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The Bone People Paperback – 2010

4.4 out of 5 stars 119 customer reviews

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Product Details

  • Paperback
  • Publisher: Penguin (Non-Classics) (2010)
  • Language: English
  • ISBN-10: 0143116452
  • ISBN-13: 978-0143116455
  • Product Dimensions: 13.2 x 3.8 x 19.6 cm
  • Shipping Weight: 363 g
  • Average Customer Review: 4.4 out of 5 stars 119 customer reviews
  • Amazon Bestsellers Rank: #201,636 in Books (See Top 100 in Books)
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Customer Reviews

Top Customer Reviews

Format: Paperback
The Bone People is, quite simply, the most powerful, moving, stunning book I have ever read. The characters are well drawn. I wanted to hate Joe, but he was in so much pain that I couldn't, really. I never excused what he did - and Hulme did not ask the reader to do that. She challenges the reader to look at our society as a whole; to see what we do to people and how we as communities play a role in creating some of the violent, terrible situations that result in children being abused.
I know that some people found that the mysticism in the latter section of the novel took away from the book. I disagree. I found that it fit in well with the story and helped flesh out some of the messages the author was trying to get across. Some of the imagery in this novel is absolutely breathtaking. I have never been so utterly moved and transfixed by a novel as I have by this one. It challenged my perceptions and it made me a different person when I was finished it.
The book is quite long, and it can be slow in a few spots. I found that I had to read it twice. I admit I did hate Joe the first time I read the novel; I really only began to understand him the second time I read the book. This is a complex, multi-layered work that speaks to a wide range of issues: child abuse, spirituality, community, and culture.
I highly recommend this novel to everyone. You may not like it or agree with it, but you will be impacted by it. It still haunts me today.
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Format: Paperback
Three is the magic number of Keri Hulme's book The Bone People. Three people, Kerewin Holmes an artist who lives by the sea in an enchanted tower which she built, Joe a Maori man who lives in a house of pain of his own creation and Simon the lost child who searching for a home, band together to form a strange family.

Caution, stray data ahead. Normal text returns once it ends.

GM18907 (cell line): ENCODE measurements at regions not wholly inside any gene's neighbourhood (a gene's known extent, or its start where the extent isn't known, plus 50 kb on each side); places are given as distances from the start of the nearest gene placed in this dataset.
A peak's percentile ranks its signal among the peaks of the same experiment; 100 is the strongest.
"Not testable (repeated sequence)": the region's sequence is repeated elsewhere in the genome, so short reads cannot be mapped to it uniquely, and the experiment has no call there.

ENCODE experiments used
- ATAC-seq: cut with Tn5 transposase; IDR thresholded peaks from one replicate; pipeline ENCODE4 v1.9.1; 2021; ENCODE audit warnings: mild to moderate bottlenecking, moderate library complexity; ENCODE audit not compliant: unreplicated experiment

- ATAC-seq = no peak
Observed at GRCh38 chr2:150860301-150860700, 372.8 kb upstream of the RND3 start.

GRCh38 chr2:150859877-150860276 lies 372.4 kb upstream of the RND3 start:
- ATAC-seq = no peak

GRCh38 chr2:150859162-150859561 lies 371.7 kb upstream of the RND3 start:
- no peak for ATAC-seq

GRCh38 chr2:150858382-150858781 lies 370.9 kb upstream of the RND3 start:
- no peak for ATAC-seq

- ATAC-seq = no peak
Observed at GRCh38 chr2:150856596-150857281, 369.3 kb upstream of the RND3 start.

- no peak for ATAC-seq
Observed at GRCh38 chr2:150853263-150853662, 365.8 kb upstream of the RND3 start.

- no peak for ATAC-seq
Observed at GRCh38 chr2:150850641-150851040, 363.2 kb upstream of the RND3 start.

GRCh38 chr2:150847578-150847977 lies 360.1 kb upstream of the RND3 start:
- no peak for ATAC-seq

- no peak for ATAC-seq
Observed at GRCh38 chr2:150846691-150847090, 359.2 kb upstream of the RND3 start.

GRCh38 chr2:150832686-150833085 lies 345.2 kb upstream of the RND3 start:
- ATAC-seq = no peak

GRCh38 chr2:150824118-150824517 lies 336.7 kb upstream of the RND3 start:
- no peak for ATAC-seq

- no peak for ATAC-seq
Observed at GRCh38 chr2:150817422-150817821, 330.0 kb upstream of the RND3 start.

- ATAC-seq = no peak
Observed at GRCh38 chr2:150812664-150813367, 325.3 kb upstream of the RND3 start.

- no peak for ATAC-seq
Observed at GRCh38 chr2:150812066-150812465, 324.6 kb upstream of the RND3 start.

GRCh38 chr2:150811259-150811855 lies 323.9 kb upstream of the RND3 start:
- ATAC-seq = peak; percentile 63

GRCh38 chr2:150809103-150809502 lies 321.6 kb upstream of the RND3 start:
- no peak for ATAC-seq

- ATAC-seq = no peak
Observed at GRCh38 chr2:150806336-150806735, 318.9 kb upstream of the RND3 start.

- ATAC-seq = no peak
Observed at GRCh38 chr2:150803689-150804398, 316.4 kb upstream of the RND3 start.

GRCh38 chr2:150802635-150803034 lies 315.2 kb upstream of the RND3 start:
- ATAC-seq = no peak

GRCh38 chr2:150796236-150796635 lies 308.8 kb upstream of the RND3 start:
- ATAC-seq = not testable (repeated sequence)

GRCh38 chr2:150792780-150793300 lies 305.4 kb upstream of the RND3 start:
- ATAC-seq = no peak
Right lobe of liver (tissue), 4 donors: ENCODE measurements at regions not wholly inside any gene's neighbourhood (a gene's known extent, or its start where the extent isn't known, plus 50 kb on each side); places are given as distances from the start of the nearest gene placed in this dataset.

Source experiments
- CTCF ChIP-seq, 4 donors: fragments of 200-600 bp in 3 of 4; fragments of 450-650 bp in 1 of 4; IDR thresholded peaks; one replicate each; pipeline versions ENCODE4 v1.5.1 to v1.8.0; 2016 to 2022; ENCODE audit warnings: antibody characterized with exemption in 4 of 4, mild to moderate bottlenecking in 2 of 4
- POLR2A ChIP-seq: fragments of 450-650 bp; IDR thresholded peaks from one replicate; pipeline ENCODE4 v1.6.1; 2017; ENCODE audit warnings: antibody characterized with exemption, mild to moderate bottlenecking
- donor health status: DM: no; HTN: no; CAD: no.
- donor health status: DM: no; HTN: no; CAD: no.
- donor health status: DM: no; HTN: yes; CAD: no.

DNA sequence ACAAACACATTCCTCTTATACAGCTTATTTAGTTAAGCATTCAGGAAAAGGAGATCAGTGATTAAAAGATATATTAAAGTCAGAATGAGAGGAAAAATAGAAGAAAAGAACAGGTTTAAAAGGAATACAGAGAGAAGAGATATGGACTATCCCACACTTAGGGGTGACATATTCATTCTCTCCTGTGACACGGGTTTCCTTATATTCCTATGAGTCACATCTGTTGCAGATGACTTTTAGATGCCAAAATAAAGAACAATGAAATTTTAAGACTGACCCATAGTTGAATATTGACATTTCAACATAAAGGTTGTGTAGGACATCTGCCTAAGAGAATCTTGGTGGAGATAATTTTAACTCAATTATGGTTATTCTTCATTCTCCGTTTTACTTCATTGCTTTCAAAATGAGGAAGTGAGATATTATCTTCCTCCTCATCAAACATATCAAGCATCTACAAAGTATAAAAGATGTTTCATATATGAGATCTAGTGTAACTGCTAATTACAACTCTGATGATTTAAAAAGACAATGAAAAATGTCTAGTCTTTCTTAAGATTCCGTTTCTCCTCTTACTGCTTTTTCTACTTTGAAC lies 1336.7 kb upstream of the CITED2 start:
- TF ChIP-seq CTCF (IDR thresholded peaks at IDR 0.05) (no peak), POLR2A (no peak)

These three become involved with each other in a dance of death and destruction and a battle for redemption of the human spirit. They make up the family of man or the bone people, brittle ungiving beings who are attempting to fight the isolation of their souls and find fulfillment in involving themselves with each other. These three are represented by a woman Keri the artist, a man Joe the lost warrior and the child, Simon the hope for the future. Can they join together and heal each other or will they work to cause each other's destruction. That is the question of the Bone People.
Keri Hulme's has a gift with words. Her stream of consciousness writing is beautiful and compelling. Despite the beauty of her words, the story is harrowing and heart breaking. We so often hurt those who we love most. The assault on young Simon is a violence both verbal and brutally physical. Are the young resilient in nature or are they brittle and easily broken? Is the child truly the savior of the man? These are questions which Hulme's seems to ask.
Throughout the book the theme of family is recurrent. What comprises a family and what obligations do family members have to each other. The family is a bright promise kept , a joining of human lives and spirits. The members of the bone people are drawn to their own isolation. They have found diverse methods of self destruction and use them skillfully. The reader journeys through the book simultaneously loving and hating the members of this strange family.